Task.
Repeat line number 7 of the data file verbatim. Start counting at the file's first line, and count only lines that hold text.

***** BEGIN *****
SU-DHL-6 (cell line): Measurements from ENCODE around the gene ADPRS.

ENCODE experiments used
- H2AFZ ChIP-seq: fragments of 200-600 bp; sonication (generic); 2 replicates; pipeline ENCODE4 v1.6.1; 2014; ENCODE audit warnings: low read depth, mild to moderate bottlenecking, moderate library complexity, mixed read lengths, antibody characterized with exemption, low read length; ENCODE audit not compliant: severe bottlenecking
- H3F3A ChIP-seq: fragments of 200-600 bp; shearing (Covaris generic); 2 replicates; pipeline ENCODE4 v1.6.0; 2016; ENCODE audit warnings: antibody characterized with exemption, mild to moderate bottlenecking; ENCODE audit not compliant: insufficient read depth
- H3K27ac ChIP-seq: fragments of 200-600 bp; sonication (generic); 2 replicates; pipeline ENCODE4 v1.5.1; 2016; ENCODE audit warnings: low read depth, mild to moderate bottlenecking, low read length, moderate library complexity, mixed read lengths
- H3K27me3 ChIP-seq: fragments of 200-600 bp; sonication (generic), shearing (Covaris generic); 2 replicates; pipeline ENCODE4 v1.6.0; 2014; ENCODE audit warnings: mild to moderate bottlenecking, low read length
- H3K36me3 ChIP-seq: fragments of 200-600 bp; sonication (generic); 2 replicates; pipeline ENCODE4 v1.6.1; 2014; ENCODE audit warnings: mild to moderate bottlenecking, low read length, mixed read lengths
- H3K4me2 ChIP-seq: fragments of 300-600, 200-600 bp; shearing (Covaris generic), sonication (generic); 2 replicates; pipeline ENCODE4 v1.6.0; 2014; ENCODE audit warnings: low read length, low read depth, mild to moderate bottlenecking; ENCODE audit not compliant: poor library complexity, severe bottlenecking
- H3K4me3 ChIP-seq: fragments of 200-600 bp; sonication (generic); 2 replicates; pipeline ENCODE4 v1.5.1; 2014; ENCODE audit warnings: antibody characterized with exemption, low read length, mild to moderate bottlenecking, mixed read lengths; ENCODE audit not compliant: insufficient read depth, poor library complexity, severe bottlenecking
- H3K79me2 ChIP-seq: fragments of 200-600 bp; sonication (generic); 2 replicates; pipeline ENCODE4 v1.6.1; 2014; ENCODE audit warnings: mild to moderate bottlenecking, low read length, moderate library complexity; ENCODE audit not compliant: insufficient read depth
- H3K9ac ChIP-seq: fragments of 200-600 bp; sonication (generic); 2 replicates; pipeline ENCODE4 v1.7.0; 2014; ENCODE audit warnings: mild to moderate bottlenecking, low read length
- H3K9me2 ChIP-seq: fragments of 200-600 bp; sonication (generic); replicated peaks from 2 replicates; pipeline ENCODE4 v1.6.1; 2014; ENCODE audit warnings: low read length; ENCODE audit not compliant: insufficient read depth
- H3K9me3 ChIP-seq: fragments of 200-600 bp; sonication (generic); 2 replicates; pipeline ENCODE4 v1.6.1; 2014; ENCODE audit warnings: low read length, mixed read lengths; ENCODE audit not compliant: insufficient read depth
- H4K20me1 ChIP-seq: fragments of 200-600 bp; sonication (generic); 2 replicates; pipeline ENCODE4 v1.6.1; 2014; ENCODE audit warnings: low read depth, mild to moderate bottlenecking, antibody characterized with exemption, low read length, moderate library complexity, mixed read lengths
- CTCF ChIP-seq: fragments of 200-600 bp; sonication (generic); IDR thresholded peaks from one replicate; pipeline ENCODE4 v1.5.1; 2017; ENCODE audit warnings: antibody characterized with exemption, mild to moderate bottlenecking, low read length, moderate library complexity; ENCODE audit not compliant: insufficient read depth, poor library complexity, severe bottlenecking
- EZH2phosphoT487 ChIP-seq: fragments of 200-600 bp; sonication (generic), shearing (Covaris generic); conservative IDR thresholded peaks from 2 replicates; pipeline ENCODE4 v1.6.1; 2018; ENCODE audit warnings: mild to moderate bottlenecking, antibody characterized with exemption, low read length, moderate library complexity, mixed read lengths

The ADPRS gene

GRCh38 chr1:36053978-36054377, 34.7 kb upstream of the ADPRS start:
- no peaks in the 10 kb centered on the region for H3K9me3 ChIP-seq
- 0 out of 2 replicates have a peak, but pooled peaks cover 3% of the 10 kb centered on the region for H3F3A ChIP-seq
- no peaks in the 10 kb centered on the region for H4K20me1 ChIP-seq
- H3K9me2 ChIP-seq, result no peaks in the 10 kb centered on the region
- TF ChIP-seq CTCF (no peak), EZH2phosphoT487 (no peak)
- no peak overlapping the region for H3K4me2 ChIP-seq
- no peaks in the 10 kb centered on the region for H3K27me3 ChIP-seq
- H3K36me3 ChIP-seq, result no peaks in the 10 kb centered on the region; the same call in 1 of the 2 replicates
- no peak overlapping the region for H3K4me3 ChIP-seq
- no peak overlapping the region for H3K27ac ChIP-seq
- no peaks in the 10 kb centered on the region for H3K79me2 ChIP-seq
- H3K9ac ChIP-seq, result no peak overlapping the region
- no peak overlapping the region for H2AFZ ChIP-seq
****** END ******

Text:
- H3K36me3 ChIP-seq: fragments of 200-600 bp; sonication (generic); 2 replicates; pipeline ENCODE4 v1.6.1; 2014; ENCODE audit warnings: mild to moderate bottlenecking, low read length, mixed read lengths